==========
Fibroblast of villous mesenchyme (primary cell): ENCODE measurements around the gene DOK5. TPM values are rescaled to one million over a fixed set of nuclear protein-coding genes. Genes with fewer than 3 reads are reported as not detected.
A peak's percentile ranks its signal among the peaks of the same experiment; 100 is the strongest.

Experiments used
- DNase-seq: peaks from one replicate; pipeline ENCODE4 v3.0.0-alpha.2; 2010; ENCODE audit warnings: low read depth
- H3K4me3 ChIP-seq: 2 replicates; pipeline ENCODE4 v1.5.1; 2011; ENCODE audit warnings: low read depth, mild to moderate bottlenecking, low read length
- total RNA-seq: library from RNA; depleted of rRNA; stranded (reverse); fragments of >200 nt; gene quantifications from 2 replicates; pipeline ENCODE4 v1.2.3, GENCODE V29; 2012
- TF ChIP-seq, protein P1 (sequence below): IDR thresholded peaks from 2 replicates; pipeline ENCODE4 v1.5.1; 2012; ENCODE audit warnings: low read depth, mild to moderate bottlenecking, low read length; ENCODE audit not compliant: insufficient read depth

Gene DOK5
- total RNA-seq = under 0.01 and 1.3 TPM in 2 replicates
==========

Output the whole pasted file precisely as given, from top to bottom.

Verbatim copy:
Fibroblast of villous mesenchyme (primary cell): ENCODE measurements around the gene DOK5. TPM values are rescaled to one million over a fixed set of nuclear protein-coding genes. Genes with fewer than 3 reads are reported as not detected.
A peak's percentile ranks its signal among the peaks of the same experiment; 100 is the strongest.

Experiments used
- DNase-seq: peaks from one replicate; pipeline ENCODE4 v3.0.0-alpha.2; 2010; ENCODE audit warnings: low read depth
- H3K4me3 ChIP-seq: 2 replicates; pipeline ENCODE4 v1.5.1; 2011; ENCODE audit warnings: low read depth, mild to moderate bottlenecking, low read length
- total RNA-seq: library from RNA; depleted of rRNA; stranded (reverse); fragments of >200 nt; gene quantifications from 2 replicates; pipeline ENCODE4 v1.2.3, GENCODE V29; 2012
- TF ChIP-seq, protein P1 (sequence below): IDR thresholded peaks from 2 replicates; pipeline ENCODE4 v1.5.1; 2012; ENCODE audit warnings: low read depth, mild to moderate bottlenecking, low read length; ENCODE audit not compliant: insufficient read depth

Gene DOK5
- total RNA-seq = under 0.01 and 1.3 TPM in 2 replicates